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Health Canada releases findings of 2018 cannabis survey

By Jacqueline Havelka
Nov 28, 2018

Last week Health Canada released the findings from their 2018 Cannabis Survey Summary, an overview of the opinions of almost 13,000 Canadians taken last spring, before the legalization of cannabis up north.

Still, citizens were preparing for recreational cannabis to become legal at the time of the survey, a fact which undoubtedly affected respondents opinions.

Smoking cannabis on the decline

The survey revealed that a growing number of Canadians have passed up smoking cannabis in favor of other methods of ingestion, most notably edibles and vaping. However, smoking remains the most popular way of consuming recreational marijuana; of people surveyed who used cannabis in the last year, 89 percent smoked it.

Still, smoking declined 7 percent since last year’s survey.

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Consumption of edibles rose to 42 percent —up nearly 10 percent from 2017 —and vaping had a 20 percent increase. The use of vape pens rose from 6 percent to 26 percent among those surveyed, while vaporizer use was unchanged at 14 percent.

A useful snapshot of target demographics

Spending appears to have increased slightly on non-medical cannabis, as described by the survey. People who used non-medical cannabis within the last month spent roughly 85 Canadian dollars ($63.74) on product, while over 12 months that number was $73 ($54.74). The survey also showed that men spent more than women.

According to the results of the survey, dried flower is still the most popular, with 82 percent of consumers surveyed, but the figure fell six percentage points from its 2017 value of 88 percent, with the decline being attributable to the shift to vaping and edibles.

In fact, edibles came in second, rising from 32 percent last year to 41 percent this year. Use of both solid and liquid cannabis concentrates rose about 5 percent each since 2017. For all of the above products, Canadians reported frequency of use about once per month.

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The data gathered come from two surveys, the Canadian Tobacco, Alcohol and Drugs Survey and the Canadian Student Tobacco, Alcohol and Drugs Survey.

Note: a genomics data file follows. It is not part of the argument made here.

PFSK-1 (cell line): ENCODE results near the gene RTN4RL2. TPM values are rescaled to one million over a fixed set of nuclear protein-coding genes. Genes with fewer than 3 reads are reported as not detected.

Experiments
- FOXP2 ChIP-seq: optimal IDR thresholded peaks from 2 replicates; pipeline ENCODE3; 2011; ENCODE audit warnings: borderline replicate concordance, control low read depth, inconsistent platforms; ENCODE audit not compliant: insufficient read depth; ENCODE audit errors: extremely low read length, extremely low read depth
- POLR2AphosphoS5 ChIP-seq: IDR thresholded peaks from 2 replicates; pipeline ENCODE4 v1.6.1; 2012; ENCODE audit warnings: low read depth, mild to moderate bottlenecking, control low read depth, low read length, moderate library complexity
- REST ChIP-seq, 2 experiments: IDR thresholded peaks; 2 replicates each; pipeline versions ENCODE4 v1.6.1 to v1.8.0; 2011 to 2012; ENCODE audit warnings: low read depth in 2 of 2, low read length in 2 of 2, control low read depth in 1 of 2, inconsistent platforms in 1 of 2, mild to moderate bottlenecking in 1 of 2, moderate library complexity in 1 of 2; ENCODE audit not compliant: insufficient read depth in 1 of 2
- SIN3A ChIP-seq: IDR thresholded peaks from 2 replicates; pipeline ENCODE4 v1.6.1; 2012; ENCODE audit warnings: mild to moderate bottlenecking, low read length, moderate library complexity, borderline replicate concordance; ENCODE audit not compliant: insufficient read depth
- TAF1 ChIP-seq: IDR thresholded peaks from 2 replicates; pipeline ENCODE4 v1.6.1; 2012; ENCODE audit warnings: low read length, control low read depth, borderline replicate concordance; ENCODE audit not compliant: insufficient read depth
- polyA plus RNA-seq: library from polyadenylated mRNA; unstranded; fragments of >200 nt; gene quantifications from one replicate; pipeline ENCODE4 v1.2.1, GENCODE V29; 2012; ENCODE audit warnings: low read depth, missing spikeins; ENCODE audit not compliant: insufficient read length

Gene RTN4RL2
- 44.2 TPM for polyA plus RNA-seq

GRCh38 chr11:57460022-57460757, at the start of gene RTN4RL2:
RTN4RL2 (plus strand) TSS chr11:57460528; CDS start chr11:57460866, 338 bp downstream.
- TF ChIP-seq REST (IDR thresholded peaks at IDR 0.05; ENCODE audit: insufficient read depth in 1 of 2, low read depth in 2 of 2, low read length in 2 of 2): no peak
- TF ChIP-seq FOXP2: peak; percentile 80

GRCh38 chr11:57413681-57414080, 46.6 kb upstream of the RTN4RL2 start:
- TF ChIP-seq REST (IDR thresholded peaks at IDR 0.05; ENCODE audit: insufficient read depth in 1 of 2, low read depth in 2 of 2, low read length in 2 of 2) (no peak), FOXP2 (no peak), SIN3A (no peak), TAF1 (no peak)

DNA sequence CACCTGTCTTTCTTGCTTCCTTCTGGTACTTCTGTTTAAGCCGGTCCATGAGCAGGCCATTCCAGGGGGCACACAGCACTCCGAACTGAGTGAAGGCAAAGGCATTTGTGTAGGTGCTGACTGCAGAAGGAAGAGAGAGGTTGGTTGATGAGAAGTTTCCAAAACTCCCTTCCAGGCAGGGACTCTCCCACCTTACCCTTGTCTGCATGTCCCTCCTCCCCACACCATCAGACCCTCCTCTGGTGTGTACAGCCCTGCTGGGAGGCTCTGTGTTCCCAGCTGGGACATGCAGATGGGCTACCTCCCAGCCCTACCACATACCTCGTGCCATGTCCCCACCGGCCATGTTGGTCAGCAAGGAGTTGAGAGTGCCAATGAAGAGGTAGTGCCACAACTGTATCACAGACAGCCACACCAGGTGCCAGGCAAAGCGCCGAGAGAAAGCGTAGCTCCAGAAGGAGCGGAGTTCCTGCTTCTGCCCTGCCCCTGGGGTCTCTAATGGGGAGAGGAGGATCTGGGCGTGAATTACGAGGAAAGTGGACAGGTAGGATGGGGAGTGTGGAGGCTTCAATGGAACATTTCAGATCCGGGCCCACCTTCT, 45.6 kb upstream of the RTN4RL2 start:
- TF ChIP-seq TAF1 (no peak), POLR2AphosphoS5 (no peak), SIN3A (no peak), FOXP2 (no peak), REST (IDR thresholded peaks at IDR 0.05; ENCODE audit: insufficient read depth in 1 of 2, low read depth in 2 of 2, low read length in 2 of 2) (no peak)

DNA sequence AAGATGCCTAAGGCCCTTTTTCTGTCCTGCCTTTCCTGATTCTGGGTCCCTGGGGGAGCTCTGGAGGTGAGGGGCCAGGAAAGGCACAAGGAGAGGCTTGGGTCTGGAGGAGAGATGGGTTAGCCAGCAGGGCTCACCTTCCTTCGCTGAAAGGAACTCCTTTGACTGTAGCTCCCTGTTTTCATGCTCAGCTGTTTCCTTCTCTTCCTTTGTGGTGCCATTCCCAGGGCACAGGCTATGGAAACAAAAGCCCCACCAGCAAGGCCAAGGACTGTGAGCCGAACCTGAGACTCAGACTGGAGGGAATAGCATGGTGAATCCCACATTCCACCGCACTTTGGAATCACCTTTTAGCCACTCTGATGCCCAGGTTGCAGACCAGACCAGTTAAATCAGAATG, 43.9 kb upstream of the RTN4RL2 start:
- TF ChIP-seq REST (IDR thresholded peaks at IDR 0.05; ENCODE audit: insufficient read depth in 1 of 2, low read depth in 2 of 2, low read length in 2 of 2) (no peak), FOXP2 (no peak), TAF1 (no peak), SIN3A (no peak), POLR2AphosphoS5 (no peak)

Regarding the age demographic, the survey revealed that about 15 percent of kids over the age of 15 had used cannabis during the last year, with most of those being between 20 and 24 years of age. Nearly 20 percent of kids in middle school and high school have used cannabis in the last year as well.

What the future holds

These two particular surveys are not designed to capture specific details about consumption or cannabis perception, but they did touch on four main themes, including knowledge and attitudes toward cannabis, driving, and cannabis, medical cannabis use, and non-medical products used.

Health Canada says next year’s surveys will compare pre- and post-legalization to hopefully shed light on the impact of the country’s new legislation and will help the agency develop new programs and initiatives like awareness campaigns and public education.

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The Canadian Cannabis Survey was first conducted in 2017 to look in depth at use patterns, quantities consumed, cannabis sources and pricing and safety issues like impaired driving. The 2018 survey goes even further, asking respondents about perceived uses of cannabis and associated risk, willingness to report illegal cannabis use, school absenteeism, work absenteeism, treatment for cannabis abuse and maternal use during pregnancy and breastfeeding.

All survey responses were filtered by age and province to glean even more information. Detailed results of the surveys can be found on the Health Canada website.

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